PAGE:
Dr K is considering piloting a predictive model for patients with first-episode psychosis that relies on machine learning applied to large data sets drawn from European sites and patients. Machine learning is a technique used to build algorithms for computational analysis that improves as a function of experience.3 Algorithms can be used to analyze massive data sets to determine patterns and predict future outcomes. Machine learning is expected to bring major advances to psychiatry by improving prediction, diagnosis, and treatment of mental illness.4,5 The above scenario illustrates some of the ethical considerations that will arise as machine learning techniques move from the lab to the clinic. Although the model in this case has been statistically validated, it is not yet validated as a clinical intervention that will lead to improved outcomes. This essay first examines whether Dr K is ethically justified in implementing this clinical innovation. We then discuss whether the target population for the predictive algorithm—ie, patients with psychotic disorders—raises special ethical issues regarding informed consent that should be considered.

When Should Clinicians Implement a Clinical Innovation?

Dr K’s piloting of the predictive model would be considered a clinical innovation—that is, a novel use of an intervention or model that has not been shown to be definitively clinically superior to standard practice. Clinical innovation falls into a category somewhere between clinical practice and research, as these activities were distinguished in terms of their ethical mandates in the Belmont Report.6 What would constitute sufficient ethical justification to implement the clinical innovation described in this case?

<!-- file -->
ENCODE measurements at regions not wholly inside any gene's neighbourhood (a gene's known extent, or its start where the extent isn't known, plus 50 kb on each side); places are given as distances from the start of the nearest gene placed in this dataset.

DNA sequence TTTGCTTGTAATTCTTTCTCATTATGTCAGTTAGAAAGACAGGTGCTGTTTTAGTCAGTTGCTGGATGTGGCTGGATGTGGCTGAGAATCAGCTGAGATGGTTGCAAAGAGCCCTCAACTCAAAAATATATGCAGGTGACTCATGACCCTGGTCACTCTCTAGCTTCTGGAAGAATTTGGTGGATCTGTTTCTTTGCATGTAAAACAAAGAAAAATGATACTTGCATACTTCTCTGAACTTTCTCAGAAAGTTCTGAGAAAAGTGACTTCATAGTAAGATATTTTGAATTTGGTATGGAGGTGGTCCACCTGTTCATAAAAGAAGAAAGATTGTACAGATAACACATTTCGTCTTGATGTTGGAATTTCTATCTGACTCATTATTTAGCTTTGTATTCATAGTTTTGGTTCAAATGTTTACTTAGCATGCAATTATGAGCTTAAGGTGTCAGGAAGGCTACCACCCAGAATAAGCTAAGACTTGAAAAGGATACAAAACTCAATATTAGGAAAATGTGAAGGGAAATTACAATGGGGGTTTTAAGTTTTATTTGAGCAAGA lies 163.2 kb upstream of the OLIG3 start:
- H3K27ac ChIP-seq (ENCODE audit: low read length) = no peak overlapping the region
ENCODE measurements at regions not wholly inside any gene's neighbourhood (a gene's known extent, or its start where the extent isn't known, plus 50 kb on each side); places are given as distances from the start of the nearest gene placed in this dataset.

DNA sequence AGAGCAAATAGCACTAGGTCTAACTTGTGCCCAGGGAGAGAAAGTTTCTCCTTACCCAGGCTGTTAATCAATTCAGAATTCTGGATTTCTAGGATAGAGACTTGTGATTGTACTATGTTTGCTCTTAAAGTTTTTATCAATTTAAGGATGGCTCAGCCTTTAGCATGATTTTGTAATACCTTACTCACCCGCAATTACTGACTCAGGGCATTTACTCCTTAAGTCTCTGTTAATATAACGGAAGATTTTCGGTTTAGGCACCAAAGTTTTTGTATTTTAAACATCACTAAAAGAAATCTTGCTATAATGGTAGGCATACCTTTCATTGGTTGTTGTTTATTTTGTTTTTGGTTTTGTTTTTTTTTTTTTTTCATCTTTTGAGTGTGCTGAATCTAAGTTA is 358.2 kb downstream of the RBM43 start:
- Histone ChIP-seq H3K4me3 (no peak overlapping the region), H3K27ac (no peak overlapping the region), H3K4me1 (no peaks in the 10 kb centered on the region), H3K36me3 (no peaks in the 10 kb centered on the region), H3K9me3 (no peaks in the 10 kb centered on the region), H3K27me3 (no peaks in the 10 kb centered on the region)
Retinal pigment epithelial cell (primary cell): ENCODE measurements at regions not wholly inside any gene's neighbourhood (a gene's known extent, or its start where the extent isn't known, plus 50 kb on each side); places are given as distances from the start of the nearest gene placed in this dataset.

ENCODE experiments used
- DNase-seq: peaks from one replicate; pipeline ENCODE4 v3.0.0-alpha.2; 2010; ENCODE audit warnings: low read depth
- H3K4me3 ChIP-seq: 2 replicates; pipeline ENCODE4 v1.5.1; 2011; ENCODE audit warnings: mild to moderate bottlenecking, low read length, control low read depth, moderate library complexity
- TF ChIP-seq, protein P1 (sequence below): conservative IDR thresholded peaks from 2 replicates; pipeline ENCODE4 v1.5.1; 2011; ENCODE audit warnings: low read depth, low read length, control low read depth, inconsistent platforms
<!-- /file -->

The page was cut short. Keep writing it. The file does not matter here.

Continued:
First, there must be a demonstrated need for the innovative practice.7 Psychotic disorders exert a considerable personal, social, and financial burden on those affected. The recovery rate (10%-15%) after a first episode of psychosis, with routine clinical care, has remained the same for decades.8 Timely intervention after a first episode of psychosis and treatment with antipsychotic medications can improve outcomes,9 but treatment tolerance, adherence, and response can be highly variable.10,11 Given the potential severity of new onset psychosis, as well as the lack of adequate treatments, there is a demonstrable need for the proposed innovation.

Next, we must consider whether the risk posed by the innovation is ethically acceptable relative to risks of the underlying condition.7 First, Dr K will need sufficient evidence that the proposed innovation can deliver the promised benefit. While accuracy of the proposed psychosis predictive model is supported by the study conducted in Europe, it is not known whether variables present in the local context—such as differences in psychiatric practice and social support—would affect the model’s validity and ability to improve outcomes for Dr K’s patient population. The model will need to be calibrated to account for relevant local variables.12 Because of the “black box” nature of machine learning algorithms, software developers do not always know or might not understand how the system has used input data to arrive at decisions.13 Thus, designers of the system will not likely know exactly which variables need to be addressed to validate the model for a new context; additional patients’ data from the local clinical setting will be needed to perform a calibration.